Southeast Asia

A vendor grills bananas across buildings under construction in Phnom Penh, Cambodia, on 6 January 2021. (Tang Chhin Sothy/AFP)

No more easy money: Will BRI projects in Southeast Asia slow and stall?

A new study suggests that official Chinese lending has dropped in recent years. This stems from lessons learnt after a decade of mistakes in overseas lending. How would this affect Belt and Road Initiative projects in Southeast Asia?
This handout photo taken and released by the Indian Navy on 17 November 2020 shows ships taking part in the second phase of the Malabar naval exercise in the Arabian sea. India, Australia, Japan and the United States started the second phase of a strategic navy drill in the Northern Arabian sea. (Indian Navy/AFP)

Indo-Pacific: The central theatre of 21st century great power struggle

ISEAS academic Daljit Singh notes that the new great power contest has spilled over into the Indian Ocean, and the term “Indo-Pacific” will better reflect the strategic geography of this central theatre of the 21st century great power struggle.
This picture taken on 28 October 2020 shows a customer (right) scanning a QR payment code (centre in green) to pay at a restaurant in Beijing, China. (Nicolas Asfouri/AFP)

China will continue to dominate the e-commerce landscape in 2021

China will continue to flex its e-commerce muscles in 2021, predicts Associate Professor Chu Junhong from the NUS Business School. Expect a strong dose of cross-border e-commerce, live-streaming e-commerce, and more eye-catching short videos that promise great returns on “retailtainment”.
President-elect Joe Biden is briefed by expert members of his national security and foreign policy agency review teams at the Queen Theater on 28 December 2020 in Wilmington, Delaware. (Mark Makela/AFP)

Japanese academic: Biden must not underestimate China's maritime ambitions

With US President-elect Joe Biden all but ready to be installed in the White House in January, Japanese academic Masafumi Iida explores how the new administration might shape the US's relations with East Asia, especially in terms of the US's military presence in the Indo-Pacific region. He argues that it is necessary for the US to learn from the failures of the Obama administration in underestimating the prowess and ambitions of China.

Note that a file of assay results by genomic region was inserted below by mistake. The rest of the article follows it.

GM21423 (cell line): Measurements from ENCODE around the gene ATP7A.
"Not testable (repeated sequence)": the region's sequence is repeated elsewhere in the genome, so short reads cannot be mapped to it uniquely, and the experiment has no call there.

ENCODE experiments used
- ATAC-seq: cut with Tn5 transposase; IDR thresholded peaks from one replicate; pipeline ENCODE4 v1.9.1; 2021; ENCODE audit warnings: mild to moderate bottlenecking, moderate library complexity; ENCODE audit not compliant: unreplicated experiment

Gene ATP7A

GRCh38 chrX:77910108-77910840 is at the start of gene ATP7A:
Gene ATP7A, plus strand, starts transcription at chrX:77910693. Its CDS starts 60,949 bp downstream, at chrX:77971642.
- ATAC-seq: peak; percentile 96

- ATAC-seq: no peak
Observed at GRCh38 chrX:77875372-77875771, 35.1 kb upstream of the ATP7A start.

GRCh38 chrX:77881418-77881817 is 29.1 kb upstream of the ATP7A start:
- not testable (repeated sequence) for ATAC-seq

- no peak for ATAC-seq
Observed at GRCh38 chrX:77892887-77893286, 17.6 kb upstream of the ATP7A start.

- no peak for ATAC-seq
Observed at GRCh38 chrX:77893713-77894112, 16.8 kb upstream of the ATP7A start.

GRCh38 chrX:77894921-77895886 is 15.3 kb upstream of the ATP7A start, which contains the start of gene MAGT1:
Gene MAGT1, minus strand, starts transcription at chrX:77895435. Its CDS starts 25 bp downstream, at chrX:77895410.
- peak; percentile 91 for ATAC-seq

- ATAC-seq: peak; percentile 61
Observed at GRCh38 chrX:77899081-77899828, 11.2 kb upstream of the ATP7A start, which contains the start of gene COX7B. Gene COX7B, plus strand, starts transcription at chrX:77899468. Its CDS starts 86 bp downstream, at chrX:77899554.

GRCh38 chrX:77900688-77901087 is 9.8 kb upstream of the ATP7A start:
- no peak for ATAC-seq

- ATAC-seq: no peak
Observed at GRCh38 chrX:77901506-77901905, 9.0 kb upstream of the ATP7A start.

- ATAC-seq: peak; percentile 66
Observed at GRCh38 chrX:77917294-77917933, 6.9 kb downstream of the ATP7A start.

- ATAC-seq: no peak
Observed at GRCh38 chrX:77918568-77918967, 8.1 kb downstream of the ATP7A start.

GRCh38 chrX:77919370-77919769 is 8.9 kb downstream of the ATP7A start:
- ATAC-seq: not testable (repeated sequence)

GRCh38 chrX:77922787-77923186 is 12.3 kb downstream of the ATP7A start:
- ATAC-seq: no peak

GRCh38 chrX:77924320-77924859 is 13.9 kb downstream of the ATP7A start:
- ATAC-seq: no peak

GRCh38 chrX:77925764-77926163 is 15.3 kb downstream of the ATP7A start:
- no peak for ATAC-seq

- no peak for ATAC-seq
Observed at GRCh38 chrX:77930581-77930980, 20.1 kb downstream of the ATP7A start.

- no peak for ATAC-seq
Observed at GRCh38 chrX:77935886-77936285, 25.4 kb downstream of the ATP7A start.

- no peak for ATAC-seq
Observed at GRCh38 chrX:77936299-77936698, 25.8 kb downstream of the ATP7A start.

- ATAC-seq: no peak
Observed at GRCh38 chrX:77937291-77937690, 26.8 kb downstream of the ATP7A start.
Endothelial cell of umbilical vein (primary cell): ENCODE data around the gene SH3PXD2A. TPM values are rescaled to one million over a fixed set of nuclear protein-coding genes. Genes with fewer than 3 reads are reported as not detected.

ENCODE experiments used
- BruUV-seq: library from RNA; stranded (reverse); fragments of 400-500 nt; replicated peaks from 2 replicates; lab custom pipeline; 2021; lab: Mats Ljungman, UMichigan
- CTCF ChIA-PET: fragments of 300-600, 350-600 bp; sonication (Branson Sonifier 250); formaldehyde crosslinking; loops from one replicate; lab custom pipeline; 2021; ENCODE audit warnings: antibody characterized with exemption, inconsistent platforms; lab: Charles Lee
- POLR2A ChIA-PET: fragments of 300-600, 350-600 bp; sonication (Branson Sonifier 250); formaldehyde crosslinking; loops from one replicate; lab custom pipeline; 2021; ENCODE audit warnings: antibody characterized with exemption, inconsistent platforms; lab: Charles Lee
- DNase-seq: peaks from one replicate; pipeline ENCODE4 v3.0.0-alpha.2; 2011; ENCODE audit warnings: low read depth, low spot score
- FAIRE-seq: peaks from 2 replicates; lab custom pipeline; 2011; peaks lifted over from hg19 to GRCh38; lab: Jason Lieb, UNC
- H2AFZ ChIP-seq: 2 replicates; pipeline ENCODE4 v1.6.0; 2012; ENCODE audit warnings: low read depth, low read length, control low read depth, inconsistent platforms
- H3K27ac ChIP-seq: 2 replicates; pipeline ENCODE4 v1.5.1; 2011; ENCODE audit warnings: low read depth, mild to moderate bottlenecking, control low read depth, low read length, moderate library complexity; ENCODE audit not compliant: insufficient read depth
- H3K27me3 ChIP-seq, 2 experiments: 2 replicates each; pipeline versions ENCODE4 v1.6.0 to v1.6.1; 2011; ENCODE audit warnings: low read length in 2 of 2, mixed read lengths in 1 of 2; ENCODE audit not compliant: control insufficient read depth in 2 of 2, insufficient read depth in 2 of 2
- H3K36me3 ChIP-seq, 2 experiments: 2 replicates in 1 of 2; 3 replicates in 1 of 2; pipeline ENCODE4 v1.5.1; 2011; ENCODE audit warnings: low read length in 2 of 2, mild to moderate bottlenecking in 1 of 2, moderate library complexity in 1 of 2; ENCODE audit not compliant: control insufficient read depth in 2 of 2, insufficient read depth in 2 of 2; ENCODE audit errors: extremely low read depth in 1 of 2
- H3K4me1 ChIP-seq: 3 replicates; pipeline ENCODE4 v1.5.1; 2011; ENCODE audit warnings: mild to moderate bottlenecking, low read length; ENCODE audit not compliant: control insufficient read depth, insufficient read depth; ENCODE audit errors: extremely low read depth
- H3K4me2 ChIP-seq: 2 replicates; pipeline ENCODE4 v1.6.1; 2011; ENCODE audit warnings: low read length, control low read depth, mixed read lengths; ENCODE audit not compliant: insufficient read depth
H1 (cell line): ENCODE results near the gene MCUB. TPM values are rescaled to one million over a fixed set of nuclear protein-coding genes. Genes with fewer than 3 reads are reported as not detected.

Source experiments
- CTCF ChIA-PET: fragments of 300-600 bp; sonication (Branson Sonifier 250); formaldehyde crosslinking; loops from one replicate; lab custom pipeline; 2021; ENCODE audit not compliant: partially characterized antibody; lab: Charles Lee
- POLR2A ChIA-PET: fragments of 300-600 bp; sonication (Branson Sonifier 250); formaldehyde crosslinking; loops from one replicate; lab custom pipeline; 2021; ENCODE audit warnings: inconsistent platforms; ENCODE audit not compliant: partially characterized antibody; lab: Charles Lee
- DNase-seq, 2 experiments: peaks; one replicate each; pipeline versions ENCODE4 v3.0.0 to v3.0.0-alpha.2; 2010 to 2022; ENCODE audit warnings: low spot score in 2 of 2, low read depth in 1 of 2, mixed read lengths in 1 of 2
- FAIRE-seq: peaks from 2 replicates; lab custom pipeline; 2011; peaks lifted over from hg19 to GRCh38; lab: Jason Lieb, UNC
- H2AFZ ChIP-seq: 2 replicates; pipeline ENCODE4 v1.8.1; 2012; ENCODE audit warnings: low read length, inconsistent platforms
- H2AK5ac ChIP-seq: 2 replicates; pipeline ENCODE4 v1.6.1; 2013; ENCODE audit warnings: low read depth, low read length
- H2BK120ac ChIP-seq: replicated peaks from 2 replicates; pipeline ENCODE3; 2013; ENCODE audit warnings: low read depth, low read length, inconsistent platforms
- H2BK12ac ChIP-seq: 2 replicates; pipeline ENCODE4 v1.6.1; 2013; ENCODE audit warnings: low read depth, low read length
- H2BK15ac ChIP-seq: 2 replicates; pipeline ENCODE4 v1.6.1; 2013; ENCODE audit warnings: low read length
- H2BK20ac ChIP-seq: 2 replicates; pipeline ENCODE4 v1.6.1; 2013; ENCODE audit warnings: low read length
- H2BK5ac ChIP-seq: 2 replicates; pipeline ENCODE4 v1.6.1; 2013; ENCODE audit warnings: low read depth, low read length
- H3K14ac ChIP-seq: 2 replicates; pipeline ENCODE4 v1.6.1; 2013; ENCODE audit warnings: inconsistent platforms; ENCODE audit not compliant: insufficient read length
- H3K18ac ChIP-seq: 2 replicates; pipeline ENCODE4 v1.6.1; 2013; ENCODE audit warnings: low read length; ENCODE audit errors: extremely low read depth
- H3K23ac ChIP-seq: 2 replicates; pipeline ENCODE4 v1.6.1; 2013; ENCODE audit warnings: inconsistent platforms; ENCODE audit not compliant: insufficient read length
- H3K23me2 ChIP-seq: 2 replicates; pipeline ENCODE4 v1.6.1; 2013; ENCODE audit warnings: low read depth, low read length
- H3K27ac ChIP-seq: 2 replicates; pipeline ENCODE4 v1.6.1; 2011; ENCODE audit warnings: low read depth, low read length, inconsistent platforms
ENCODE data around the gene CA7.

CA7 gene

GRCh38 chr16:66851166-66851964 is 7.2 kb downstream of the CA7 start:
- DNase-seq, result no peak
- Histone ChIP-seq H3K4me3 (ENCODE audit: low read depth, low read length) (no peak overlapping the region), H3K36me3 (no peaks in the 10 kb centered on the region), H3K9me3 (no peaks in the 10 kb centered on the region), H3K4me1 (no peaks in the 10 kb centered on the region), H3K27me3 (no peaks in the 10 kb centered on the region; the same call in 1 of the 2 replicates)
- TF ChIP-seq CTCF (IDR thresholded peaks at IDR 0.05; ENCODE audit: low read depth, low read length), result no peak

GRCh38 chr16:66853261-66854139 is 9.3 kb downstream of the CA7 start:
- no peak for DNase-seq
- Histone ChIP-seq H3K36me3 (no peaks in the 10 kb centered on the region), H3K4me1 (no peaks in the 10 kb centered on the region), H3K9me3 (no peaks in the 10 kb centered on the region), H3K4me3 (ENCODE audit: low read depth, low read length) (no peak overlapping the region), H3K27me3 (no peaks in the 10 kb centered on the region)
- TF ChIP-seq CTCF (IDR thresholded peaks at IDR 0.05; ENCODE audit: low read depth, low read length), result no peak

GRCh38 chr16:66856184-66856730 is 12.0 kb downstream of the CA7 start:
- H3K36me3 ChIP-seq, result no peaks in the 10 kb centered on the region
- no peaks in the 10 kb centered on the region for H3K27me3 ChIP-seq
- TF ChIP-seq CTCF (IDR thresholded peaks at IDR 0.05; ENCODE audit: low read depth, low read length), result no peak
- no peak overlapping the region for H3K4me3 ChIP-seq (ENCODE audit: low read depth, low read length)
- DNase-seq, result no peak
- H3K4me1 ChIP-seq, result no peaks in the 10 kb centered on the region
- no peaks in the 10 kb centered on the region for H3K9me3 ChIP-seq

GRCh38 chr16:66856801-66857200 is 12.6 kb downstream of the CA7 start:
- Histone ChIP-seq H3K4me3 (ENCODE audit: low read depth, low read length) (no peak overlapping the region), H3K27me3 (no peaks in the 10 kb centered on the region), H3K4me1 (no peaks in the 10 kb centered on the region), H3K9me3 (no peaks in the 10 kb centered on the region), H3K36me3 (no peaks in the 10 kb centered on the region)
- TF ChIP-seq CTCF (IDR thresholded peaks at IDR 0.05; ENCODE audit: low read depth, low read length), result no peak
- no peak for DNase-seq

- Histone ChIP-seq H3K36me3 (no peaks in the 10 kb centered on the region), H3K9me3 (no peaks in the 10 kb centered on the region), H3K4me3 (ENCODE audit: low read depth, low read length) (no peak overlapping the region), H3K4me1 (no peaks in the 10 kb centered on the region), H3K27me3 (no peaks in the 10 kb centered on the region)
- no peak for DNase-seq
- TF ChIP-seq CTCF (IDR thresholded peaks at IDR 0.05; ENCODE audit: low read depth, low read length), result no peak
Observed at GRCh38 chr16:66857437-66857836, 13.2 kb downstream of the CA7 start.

This photograph taken on 8 December 2020 shows a vendor steering her boat while looking for customers at the Damnoen Saduak floating market, nearly deserted with few tourists due to ongoing Covid-19 coronavirus travel restrictions, some 100km southwest of Bangkok. (Mladen Antonov/AFP)

What Southeast Asia wants from the impending Biden presidency

ISEAS academics Malcolm Cook and Ian Storey note that Southeast Asia would welcome a Biden administration policy towards Asia that is less confrontational and unilateralist, and firmer and more action-oriented. The region's governments prefer the new US administration to adopt a less confrontational stance towards China and lower US-China tensions. But while they welcome increased US economic and security engagement with the region, they are less enthusiastic about Biden’s emphasis on human rights and democracy.
The Alibaba Group logo is seen during the company's 11.11 Singles' Day global shopping festival at their headquarters in Hangzhou, Zhejiang province, China, 11 November 2020. (Aly Song/REUTERS)

Alibaba’s expansion into Malaysia: A double-edged sword?

Academic Tham Siew Yean notes that Alibaba’s latest foray into Malaysia will bring a raft of e-commerce opportunities to the country. But there are concerns about its pervasive presence in the country and the possible impact on competition.
A tree on a pickup truck before the Lights of Lugoff Christmas Parade on 12 December 2020 in Lugoff, South Carolina. (Sean Rayford/AFP)

Even as US-China competition intensifies, the world can look forward to a few good things

Post Covid-19, while it seems that a world economy with two centres of dynamism — one America, the other China — is setting in, and “decoupling” and “deglobalisation” are becoming catchwords of the new era, academic Zha Daojiong notes that there are a few bright spots amid the gloom. Moreover, the new normal in China-US relations may be more stable and less worrying for Southeast Asia than commonly thought.
This handout photo taken and released by the Indian Navy on 17 November 2020 shows ships taking part in the second phase of the Malabar naval exercise in the Arabian sea. India, Australia, Japan and the United States started the second phase of a strategic navy drill on 17 November in the Northern Arabian sea. (Indian Navy/AFP)

US Navy's 1st Fleet to sail the 'Western Pacific and the Eastern Indian Ocean'?

The US has raised the possibility of reactivating its 1st Fleet in the Indo Pacific area. ISEAS academic Ian Storey notes that a reactivated 1st Fleet would boost the US naval presence in Asia, and demands on America’s allies and security partners in this region. What are the points of consideration for Asian countries and what is the likelihood that the reactivation will happen?
Military personnel walk past a banner promoting the ASEAN summit in Hanoi, Vietnam, 11 November 2020. (Kham/Reuters)

Former Chinese Vice-Minister He Yafei: Singapore and ASEAN have important roles to play in a multipolar world

Professor He Yafei, a former vice-minister at the Chinese Ministry of Foreign Affairs, delivered the keynote address at the Lianhe Zaobao Singapore-China Forum on 3 December. He touched on the imperatives of a new multipolar world, highlighting that being economically close to China, but relying on the US for security protection, is not going to work for the Southeast Asian region. He also spoke about Singapore and China working together bilaterally, for instance in terms of China’s new dual circulation economy, as well in the regional and international arena. Below is the edited transcript of his speech and QnA.